3/4 Deep-Set Neck Tenon

This idea in itself was not completely original.  Other builders, such as, Grover Jackson, BC Rich, Alembic, myself, and even Gibson, with the Firebird, had built guitars with a neck-through body design.  When Les Paul originally designed the SG, he had intended it to be a neck-through body.  Of course, Gibson did not produce them that way.  Gibson opted for the much less expensive set-neck style like the Les Paul or a PRS Custom.  Les Paul & Gibson parted ways for most of the 60's because of Norlin's redesign of the SG neck (to this day the SG neck is considered to be one of the most unstable on the market.  The first SG's 1961 actually were called Les Paul's however Les Paul wanted no part of that neck design and left Gibson.

Over the years, I have learned a lot of things from some of the industry's best and most innovative builders.  People like Bernie Rico, Paul  Reed Smith, Dean Zelinsky, Grover Jackson, and Joel Dantzig of Hamer, have proven themselves to be worthy mentors.  For example, in my conversations with Joel Dantzig, I gained  valuable insight regarding the construction of guitars.  I questioned Joel about the reasons why Hamer never did a neck-through body.  His answer was, "He didn't want to break the soundboard, tone-board, or the top of the guitar."  The normal construction method for a neck-through body involves using a neck slightly longer than the one in the picture with glued-on  "sides" or "wings" on each side.  This method of construction does not lend itself well to an archtop because the main soundboard or "top" of the guitar is broken in half and separated by the neck itself.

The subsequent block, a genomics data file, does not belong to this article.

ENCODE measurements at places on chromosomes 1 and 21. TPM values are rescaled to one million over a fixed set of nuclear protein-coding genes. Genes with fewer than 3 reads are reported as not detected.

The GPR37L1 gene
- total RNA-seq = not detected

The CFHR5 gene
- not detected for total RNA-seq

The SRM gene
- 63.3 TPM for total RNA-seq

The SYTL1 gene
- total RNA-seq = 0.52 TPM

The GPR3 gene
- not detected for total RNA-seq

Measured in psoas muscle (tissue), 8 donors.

How can this be prevented?  Randy Curlee surmised the ultimate construction technique would be to have a neck-through body with a one piece top.  Very few manufacturers offer this construction technique today. It comes on the Centurion and the Gledura guitars. We have done a few Quicksilvers that way but the Quicksilver is designed to be a cost effective guitar and come in for less money than a PRS.